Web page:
Surgical Lengthening of the Very Short Humeral-Amputation Stump

James M. Hunter, M.D. James E. Sweigart, C.P.O. Frederick L. Cole, Jr., DO.

In 1968 two of the authors (Hunter and Sweigart) reported their experience with surgical lengthening of the very short humeral-amputation stump and with subsequent effects on prosthetic fitting. At that time a case was presented with a six-month follow-up1. Staged surgical lengthening was performed in August 1967 at the Elizabethtown Hospital for Children and Youth, Elizabethtown, Pennsylvania, and the patient has now been followed for approximately 7 and 1/2 years. His postoperative course will be reviewed, and our experience with postoperative prosthetic fitting will be discussed.

Patients with very short humeral-amputation stumps and patients with bilateral amelia often have been treated with conventional shoulder-disarticulation prostheses. As the amputation site approaches the level of the humeral neck, instability of the prosthesis may limit terminal-device function to such a degree that the prosthesis is discarded. Although externally powered prostheses have yielded encouraging results, they have not been completely problem-free. Arthrodesis of the shoulder has been used to harness scapulohumeral motion for the flail above-elbow amputation stump. Swanson2 described a case in 1967 utilizing a flbular graft to lengthen a short humeral-amputation stump surgically.

In 1967 we were faced with a difficult problem. A 12-year-old boy, who had sustained a traumatic amputation through the proximal humerus, was being followed in our Upper Extremity Amputee Clinic. The initial injury occurred when the patient was 5 and 1/2 years of age (Fig. 1 ). Although the amputation stump was short, the patient maintained good muscle control of his shoulder girdle. He was fitted initially with a double-walled humeral-neck prosthesis with a positive-locking elbow and a shoulder saddle with chest-strap harness. The patient later underwent refitting and was given an elbow-lift assist. Despite this addition and multiple socket adjustments, the patient continued to have difficulty and was limited by his shoulder-socket instability.

In 1967 staged surgical lengthening was begun. A tube pedicle was prepared from the chest wall. One month later a 6-cm, full-thickness, fibular bone graft was placed in this tubular extension of the stump to lengthen the lever arm of the humerus. Our short-term follow-up was reported previously1.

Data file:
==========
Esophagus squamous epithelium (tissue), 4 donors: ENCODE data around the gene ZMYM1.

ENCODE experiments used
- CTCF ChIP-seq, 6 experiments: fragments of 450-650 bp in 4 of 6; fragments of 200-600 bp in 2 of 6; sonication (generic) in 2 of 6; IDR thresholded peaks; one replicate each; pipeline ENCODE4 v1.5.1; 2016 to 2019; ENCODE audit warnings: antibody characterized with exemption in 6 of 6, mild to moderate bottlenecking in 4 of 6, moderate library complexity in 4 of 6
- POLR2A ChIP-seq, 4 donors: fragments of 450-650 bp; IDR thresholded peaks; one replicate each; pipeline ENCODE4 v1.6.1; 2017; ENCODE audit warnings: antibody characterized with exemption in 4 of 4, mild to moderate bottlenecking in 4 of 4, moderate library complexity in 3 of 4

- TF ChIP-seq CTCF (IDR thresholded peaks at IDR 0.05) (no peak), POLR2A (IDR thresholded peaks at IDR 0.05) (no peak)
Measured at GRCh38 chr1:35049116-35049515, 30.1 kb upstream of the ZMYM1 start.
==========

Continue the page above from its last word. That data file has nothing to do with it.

Six weeks following his discharge from the hospital, the patient was thrown to the floor while wrestling with his brother and sustained a blow to the tip of his augmented humeral stump. X-rays were taken when he was evaluated at the hospital and showed a fracture through the distal 2.5-em portion of the flbular graft. The tip of the fibular graft never reunited to the remaining shaft, and this injury contributed to the eventual shortness of the final stump.

At the present time, the patient is an active 19-year-old male with only minor prosthetic fitting problems involving normal repairs due to prosthetic use and socket revisions necessitated by growth. He is fitted with an above-elbow prosthesis and is an excellent prosthetic wearer. He is active in competitive athletics and presently is enrolled in college. He maintains good motion in the right shoulder (Fig. 2-A , Fig. 2-B , and Fig. 2-C ; and Table 1 ). We have continued to observe the fibular graft in the humeral stump since surgery. Except for the 2.5-cm distal segment which was fractured shortly after the patient's discharge from the hospital, the roentgenographic appearance of the fibular graft has remained stable. The graft showed partial resorption and became conical in appearance during the first year following surgery. However, the roentgenographic appearance of the fibular graft has shown no progression of this resorptive process since 1969 (Fig. 3-A , Fig. 3-B , and Fig. 3-C ).

The patient was interviewed in February 1975. At that time he felt that although the tip of his augmented stump was no longer as firm as it had been originally, he still had good prosthetic stability. He has had minimal prosthetic repairs. He still feels quite satisfied with the results of his surgery.

The use of a staged lengthening of the humerus by pedicle skin graft and fibular bone graft has produced satisfactory stump-socket stability and a satisfied patient in this case. The increased stability has contributed to improved prosthetic function through a full range of elbow motion. We feel that the staged stump-lengthening procedure has been very helpful to this patient. The procedure has enabled us to upgrade this patient's amputation functionally from a shoulder-disarticulatiofl to an above-elbow amputation. We also feel, based on our experience with this short humeral stump, that this procedure may be applicable in the patient with a very short below-elbow amputation. We have not, however, found a suitable patient for this latter procedure. We feel today, as we felt in 1968, that staged surgical lengthening should be considered in the well-motivated, high-humeral amputee.

Elizabethtown Hospital for Children and Youth, Elizabethtown, Pennsylvania

1. Hunter, James M., and Mohaveer P. Probhakar, Surgical lengthening of the very short humeral amputation stump. Inter-Clin. Inform. Bull., 8:2:6-14, November 1968.
2. Swanson, Alfred B., Phocomelia and congenital limb malformations, reconstruction and prosthetic replacement. Am. J. Surg., 109:298, March 1968.